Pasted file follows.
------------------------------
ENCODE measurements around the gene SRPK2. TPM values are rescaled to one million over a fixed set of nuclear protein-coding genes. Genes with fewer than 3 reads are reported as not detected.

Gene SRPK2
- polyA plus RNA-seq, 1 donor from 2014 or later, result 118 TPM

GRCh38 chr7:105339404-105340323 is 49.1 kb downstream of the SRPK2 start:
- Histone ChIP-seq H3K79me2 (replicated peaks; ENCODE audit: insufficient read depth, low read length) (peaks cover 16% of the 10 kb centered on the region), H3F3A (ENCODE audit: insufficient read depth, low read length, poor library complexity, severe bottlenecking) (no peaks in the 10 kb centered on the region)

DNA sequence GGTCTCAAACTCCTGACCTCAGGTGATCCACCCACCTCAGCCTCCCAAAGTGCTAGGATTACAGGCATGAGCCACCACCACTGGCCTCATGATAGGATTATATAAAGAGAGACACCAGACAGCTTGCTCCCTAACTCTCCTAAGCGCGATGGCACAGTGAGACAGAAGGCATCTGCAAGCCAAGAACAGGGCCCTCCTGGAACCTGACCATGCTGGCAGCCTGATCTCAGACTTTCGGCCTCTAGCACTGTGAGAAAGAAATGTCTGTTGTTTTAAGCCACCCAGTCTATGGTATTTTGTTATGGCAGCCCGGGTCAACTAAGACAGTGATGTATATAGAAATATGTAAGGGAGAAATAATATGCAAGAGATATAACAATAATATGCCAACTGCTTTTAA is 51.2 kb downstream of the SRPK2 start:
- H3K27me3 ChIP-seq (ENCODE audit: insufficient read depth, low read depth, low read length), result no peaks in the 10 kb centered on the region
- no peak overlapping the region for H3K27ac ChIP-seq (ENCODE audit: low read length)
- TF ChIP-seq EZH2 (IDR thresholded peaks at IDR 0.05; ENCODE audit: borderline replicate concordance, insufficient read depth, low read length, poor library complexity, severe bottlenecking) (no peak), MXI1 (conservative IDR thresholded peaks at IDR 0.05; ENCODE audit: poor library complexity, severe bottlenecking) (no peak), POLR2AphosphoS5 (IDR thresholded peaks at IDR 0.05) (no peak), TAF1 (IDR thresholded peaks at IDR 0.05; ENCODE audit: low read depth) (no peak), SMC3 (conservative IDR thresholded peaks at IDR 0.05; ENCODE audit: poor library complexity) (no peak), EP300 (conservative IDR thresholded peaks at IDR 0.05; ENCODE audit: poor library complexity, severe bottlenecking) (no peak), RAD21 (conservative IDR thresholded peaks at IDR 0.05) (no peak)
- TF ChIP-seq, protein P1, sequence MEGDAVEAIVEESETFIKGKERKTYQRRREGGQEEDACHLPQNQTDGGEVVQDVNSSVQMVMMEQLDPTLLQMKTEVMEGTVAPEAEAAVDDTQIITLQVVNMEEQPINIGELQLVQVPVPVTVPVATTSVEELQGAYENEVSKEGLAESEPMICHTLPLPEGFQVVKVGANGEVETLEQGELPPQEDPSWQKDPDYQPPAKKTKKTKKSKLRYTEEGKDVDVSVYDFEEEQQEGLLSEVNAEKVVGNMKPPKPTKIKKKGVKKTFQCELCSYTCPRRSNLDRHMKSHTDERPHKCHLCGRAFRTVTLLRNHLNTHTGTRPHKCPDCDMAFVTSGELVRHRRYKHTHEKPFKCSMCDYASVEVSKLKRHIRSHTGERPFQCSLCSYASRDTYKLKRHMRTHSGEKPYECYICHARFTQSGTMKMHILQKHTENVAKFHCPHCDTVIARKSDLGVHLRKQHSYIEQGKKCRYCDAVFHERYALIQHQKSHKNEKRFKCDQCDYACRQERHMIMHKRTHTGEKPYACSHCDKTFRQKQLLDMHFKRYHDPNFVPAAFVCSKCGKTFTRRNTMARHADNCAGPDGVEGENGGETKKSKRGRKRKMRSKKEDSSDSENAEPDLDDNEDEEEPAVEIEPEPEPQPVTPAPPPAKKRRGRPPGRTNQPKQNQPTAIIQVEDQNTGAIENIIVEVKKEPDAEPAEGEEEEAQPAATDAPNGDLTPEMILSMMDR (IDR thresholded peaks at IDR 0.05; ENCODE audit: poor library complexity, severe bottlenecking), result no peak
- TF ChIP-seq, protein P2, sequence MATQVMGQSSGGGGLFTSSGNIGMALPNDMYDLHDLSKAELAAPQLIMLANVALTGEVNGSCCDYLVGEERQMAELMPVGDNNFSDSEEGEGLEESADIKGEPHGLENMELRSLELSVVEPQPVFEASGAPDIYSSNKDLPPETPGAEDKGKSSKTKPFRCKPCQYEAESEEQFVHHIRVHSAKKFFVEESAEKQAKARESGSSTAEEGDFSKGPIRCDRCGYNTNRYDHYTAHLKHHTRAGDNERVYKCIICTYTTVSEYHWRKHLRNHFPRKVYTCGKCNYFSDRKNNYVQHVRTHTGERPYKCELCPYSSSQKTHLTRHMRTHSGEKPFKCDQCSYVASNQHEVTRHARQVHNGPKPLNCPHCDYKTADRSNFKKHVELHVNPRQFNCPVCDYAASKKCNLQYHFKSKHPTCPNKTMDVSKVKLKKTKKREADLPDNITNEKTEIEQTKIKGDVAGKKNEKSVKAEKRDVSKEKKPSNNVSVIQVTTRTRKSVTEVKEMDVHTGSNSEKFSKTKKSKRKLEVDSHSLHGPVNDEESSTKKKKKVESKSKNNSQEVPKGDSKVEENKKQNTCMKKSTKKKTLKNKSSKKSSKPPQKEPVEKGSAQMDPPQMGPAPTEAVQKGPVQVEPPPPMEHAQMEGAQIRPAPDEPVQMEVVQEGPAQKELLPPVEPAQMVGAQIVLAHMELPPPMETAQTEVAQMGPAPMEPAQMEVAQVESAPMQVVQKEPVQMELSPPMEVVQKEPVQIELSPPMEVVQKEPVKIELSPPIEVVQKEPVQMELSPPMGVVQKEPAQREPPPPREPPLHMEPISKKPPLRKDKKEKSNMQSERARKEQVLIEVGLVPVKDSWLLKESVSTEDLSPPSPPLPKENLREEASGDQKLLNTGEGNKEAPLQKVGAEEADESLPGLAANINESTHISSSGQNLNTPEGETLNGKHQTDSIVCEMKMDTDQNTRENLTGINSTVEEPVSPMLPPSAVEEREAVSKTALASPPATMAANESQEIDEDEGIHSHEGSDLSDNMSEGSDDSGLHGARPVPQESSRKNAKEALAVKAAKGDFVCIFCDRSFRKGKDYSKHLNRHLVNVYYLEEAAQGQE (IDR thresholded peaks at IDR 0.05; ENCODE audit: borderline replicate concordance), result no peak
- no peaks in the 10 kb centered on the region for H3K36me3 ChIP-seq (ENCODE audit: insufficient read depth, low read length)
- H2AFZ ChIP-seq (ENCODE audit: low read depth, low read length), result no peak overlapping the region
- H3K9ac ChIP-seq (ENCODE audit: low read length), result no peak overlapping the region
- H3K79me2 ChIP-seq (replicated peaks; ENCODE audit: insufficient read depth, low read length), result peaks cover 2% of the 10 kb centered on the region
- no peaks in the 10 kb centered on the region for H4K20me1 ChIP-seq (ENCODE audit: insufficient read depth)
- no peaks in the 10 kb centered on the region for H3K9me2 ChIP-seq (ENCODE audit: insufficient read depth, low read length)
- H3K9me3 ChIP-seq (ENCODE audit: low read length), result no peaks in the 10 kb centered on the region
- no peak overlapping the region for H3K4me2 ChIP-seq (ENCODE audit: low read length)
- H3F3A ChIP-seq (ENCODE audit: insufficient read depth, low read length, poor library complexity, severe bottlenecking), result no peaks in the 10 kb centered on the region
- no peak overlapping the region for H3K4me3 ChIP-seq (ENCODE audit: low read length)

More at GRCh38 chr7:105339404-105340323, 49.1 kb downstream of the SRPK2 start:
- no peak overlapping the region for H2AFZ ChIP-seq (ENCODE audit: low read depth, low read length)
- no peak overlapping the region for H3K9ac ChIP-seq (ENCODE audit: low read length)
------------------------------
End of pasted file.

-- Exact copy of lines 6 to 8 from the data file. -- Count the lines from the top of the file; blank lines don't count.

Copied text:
DNA sequence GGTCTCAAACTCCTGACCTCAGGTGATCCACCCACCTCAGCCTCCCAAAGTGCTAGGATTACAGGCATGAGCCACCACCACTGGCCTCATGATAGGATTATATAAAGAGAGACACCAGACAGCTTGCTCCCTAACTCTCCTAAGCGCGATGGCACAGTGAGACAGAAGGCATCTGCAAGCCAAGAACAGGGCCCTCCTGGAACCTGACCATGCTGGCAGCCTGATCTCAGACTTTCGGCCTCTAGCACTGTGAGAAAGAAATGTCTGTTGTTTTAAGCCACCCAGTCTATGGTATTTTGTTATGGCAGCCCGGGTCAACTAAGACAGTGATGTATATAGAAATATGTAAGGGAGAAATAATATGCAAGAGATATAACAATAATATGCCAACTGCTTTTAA is 51.2 kb downstream of the SRPK2 start:
- H3K27me3 ChIP-seq (ENCODE audit: insufficient read depth, low read depth, low read length), result no peaks in the 10 kb centered on the region
- no peak overlapping the region for H3K27ac ChIP-seq (ENCODE audit: low read length)